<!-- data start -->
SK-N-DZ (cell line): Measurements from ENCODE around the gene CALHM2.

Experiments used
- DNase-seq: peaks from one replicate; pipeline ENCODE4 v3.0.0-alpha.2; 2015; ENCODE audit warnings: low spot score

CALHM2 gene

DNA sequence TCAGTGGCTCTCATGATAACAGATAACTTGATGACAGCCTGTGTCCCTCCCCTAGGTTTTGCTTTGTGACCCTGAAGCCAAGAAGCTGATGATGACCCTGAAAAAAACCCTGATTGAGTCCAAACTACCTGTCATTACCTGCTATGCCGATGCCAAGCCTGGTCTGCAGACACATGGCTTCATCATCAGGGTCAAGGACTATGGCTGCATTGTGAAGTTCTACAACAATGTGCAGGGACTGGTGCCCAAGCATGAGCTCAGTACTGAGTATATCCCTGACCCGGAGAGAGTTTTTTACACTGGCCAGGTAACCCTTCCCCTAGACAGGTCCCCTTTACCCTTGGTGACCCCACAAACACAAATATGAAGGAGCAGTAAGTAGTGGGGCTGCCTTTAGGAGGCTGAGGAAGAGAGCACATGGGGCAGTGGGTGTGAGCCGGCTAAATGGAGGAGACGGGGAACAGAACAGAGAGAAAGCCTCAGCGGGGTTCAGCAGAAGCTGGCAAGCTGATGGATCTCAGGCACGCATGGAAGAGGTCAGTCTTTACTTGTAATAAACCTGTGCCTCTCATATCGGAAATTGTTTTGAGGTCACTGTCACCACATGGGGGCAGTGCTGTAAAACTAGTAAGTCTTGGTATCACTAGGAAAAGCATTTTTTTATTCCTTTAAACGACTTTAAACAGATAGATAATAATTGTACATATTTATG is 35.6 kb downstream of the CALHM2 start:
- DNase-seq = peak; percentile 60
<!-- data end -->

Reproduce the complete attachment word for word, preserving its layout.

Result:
SK-N-DZ (cell line): Measurements from ENCODE around the gene CALHM2.

Experiments used
- DNase-seq: peaks from one replicate; pipeline ENCODE4 v3.0.0-alpha.2; 2015; ENCODE audit warnings: low spot score

CALHM2 gene

DNA sequence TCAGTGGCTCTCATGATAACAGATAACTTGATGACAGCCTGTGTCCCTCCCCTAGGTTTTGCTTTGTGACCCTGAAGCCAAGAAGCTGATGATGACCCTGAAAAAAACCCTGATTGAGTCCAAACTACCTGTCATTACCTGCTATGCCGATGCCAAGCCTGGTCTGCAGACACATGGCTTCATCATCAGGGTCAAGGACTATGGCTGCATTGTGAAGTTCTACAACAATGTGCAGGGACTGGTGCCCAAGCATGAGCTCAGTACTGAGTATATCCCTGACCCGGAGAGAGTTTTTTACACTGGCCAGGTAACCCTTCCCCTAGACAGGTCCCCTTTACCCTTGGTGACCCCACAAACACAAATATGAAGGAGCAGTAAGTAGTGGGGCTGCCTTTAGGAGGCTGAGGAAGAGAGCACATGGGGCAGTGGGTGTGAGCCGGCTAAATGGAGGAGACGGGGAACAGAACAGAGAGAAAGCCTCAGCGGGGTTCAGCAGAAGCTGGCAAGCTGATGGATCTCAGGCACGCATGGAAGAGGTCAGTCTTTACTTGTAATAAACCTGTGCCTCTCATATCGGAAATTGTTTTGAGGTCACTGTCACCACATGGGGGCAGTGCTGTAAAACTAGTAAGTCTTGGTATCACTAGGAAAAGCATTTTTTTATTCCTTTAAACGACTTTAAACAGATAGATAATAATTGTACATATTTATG is 35.6 kb downstream of the CALHM2 start:
- DNase-seq = peak; percentile 60